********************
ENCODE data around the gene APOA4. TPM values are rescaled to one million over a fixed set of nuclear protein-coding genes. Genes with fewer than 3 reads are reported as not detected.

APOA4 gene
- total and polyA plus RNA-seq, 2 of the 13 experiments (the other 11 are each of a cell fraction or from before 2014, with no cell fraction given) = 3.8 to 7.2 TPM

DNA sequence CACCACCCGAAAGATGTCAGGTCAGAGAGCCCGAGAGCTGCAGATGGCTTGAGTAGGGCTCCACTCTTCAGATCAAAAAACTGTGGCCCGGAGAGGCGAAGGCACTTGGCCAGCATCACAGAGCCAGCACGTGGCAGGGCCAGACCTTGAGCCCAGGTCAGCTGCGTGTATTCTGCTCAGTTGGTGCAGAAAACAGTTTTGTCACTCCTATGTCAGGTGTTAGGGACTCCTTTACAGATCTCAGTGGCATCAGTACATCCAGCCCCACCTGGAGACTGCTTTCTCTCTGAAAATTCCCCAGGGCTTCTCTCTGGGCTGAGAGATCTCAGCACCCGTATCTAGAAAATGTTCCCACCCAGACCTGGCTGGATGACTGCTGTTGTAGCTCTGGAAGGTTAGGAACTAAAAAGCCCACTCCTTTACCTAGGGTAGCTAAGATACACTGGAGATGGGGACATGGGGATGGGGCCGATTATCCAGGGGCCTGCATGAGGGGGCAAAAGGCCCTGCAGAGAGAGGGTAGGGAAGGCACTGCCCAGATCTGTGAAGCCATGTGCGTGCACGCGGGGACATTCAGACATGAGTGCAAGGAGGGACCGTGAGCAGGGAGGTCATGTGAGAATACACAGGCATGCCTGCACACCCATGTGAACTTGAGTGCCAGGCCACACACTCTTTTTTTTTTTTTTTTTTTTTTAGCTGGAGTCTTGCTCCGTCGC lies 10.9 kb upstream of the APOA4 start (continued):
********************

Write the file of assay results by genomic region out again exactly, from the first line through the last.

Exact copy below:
ENCODE data around the gene APOA4. TPM values are rescaled to one million over a fixed set of nuclear protein-coding genes. Genes with fewer than 3 reads are reported as not detected.

APOA4 gene
- total and polyA plus RNA-seq, 2 of the 13 experiments (the other 11 are each of a cell fraction or from before 2014, with no cell fraction given) = 3.8 to 7.2 TPM

DNA sequence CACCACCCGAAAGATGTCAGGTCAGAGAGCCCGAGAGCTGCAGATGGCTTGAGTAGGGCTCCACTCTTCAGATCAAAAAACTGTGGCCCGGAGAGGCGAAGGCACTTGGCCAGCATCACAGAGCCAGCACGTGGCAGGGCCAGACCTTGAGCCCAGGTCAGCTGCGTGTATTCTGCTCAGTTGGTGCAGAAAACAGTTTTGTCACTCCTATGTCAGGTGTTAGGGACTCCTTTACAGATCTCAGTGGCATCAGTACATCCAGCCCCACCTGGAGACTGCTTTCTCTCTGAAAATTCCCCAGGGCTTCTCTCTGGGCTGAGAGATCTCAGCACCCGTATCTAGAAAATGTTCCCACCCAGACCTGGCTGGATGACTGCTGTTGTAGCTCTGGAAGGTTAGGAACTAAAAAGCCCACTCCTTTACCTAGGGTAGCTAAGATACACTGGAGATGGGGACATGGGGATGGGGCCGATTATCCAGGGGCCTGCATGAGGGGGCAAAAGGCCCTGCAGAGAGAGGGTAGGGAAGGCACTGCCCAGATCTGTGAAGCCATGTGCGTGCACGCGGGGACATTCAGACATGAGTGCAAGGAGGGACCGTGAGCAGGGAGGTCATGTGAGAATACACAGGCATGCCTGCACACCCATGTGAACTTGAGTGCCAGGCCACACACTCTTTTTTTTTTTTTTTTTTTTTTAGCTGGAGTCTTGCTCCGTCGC lies 10.9 kb upstream of the APOA4 start (continued):